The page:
$3.6 Billion Nairobi-Mombasa Expressway Receives Approval

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The 473-kilometre Nairobi-Mombasa Expressway has been given a green light for its first stage of construction under a public-private partnership (PPP). This was revealed by the Treasury thereby paving way for the road construction project to proceed towards its developmental phase. According to the Treasury, the Nairobi-Mombasa Expressway project is foreseen to do away with the heavy traffic congestion and slow speed between Mombasa and Nairobi cities. The road project is expected to go at a cost of approximately $3.6 billion which is equivalent to Ksh555.09 billion.

The multi-billion shilling Nairobi-Mombasa Expressway project drew interest from Korean Overseas Infrastructure and Development Corporation (KIND) and Bechtel Executive which partners with US Capital Investment Company Everstrong Capital. In the year 2018, the total cost of the project was approximated at around Ksh300 billion. In the same year, Bechtel was tapped by the Kenyan government but unfortunately the road project did not see any progress after a tussle rose on how the project would be funded.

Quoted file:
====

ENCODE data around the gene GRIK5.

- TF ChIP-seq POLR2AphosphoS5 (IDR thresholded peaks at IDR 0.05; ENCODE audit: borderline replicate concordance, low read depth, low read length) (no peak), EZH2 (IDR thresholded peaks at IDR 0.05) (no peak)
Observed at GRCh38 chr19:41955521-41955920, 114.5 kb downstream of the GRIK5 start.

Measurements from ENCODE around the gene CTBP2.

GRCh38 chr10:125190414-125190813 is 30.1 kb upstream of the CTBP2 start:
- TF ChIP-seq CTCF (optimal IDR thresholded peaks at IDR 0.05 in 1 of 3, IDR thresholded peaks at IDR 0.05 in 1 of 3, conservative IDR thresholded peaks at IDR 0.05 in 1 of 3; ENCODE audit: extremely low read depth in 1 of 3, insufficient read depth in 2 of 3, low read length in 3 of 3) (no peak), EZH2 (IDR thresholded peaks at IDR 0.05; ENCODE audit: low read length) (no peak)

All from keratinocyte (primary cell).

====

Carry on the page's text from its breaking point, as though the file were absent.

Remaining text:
Also read: 454-Kilometre Kenya-Tanzania Road to be Completed in 2024

Nairobi-Mombasa Expressway Funding Model

A public-private partnership has been deemed efficient for the funding of the project. According to a report that was released by the Parliamentary Budget Office (PBO) in the year 2021, Bechtel turned down the offer of Kenya that required the firm to build the road and recover the construction costs later by charging toll fees to the motorists using the road. Instead, Bechtel chose to settle on a model where the state (Kenya) pays for the construction costs instead of recovering their money from charging the road users.

As a result of this, the Kenyan government will be forced to borrow billions of shillings for the project. According to the contractor, Kenya would get better returns for money if the government would opt for the EPC (Engineering, Procurement, and Construction) model rather than the proposed toll model. Bechtel also further argued that the public-private partnership (PPP) model which requires the contractor to provide for the funds would be quite expensive as it would cost $15 billion (Ksh2.23 trillion) which is five times more and would be at a disadvantage of taking a longer period of time to finish building.